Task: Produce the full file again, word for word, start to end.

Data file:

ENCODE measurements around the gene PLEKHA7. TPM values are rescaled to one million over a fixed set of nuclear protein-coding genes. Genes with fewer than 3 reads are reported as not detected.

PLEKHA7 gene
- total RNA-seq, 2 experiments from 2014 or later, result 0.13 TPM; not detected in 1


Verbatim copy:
ENCODE measurements around the gene PLEKHA7. TPM values are rescaled to one million over a fixed set of nuclear protein-coding genes. Genes with fewer than 3 reads are reported as not detected.

PLEKHA7 gene
- total RNA-seq, 2 experiments from 2014 or later, result 0.13 TPM; not detected in 1